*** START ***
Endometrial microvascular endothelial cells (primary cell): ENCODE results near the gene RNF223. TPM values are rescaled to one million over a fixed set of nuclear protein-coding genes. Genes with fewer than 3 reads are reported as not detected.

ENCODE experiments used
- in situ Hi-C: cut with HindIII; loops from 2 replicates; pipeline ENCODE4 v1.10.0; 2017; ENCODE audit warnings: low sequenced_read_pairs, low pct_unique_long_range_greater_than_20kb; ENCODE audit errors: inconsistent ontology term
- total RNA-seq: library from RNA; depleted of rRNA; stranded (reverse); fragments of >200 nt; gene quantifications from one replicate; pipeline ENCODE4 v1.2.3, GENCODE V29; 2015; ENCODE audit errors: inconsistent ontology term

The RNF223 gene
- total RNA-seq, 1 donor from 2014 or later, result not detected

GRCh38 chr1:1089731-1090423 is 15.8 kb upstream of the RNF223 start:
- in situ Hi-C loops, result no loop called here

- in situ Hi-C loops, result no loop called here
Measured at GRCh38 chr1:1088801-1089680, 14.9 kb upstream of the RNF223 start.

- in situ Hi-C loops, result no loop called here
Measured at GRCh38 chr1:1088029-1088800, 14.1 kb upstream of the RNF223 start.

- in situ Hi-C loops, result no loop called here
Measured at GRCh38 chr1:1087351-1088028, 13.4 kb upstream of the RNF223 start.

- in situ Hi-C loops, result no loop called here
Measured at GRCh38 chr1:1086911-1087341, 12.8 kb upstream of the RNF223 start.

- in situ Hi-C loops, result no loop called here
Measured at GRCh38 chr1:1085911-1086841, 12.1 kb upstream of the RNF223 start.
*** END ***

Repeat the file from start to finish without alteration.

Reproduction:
Endometrial microvascular endothelial cells (primary cell): ENCODE results near the gene RNF223. TPM values are rescaled to one million over a fixed set of nuclear protein-coding genes. Genes with fewer than 3 reads are reported as not detected.

ENCODE experiments used
- in situ Hi-C: cut with HindIII; loops from 2 replicates; pipeline ENCODE4 v1.10.0; 2017; ENCODE audit warnings: low sequenced_read_pairs, low pct_unique_long_range_greater_than_20kb; ENCODE audit errors: inconsistent ontology term
- total RNA-seq: library from RNA; depleted of rRNA; stranded (reverse); fragments of >200 nt; gene quantifications from one replicate; pipeline ENCODE4 v1.2.3, GENCODE V29; 2015; ENCODE audit errors: inconsistent ontology term

The RNF223 gene
- total RNA-seq, 1 donor from 2014 or later, result not detected

GRCh38 chr1:1089731-1090423 is 15.8 kb upstream of the RNF223 start:
- in situ Hi-C loops, result no loop called here

- in situ Hi-C loops, result no loop called here
Measured at GRCh38 chr1:1088801-1089680, 14.9 kb upstream of the RNF223 start.

- in situ Hi-C loops, result no loop called here
Measured at GRCh38 chr1:1088029-1088800, 14.1 kb upstream of the RNF223 start.

- in situ Hi-C loops, result no loop called here
Measured at GRCh38 chr1:1087351-1088028, 13.4 kb upstream of the RNF223 start.

- in situ Hi-C loops, result no loop called here
Measured at GRCh38 chr1:1086911-1087341, 12.8 kb upstream of the RNF223 start.

- in situ Hi-C loops, result no loop called here
Measured at GRCh38 chr1:1085911-1086841, 12.1 kb upstream of the RNF223 start.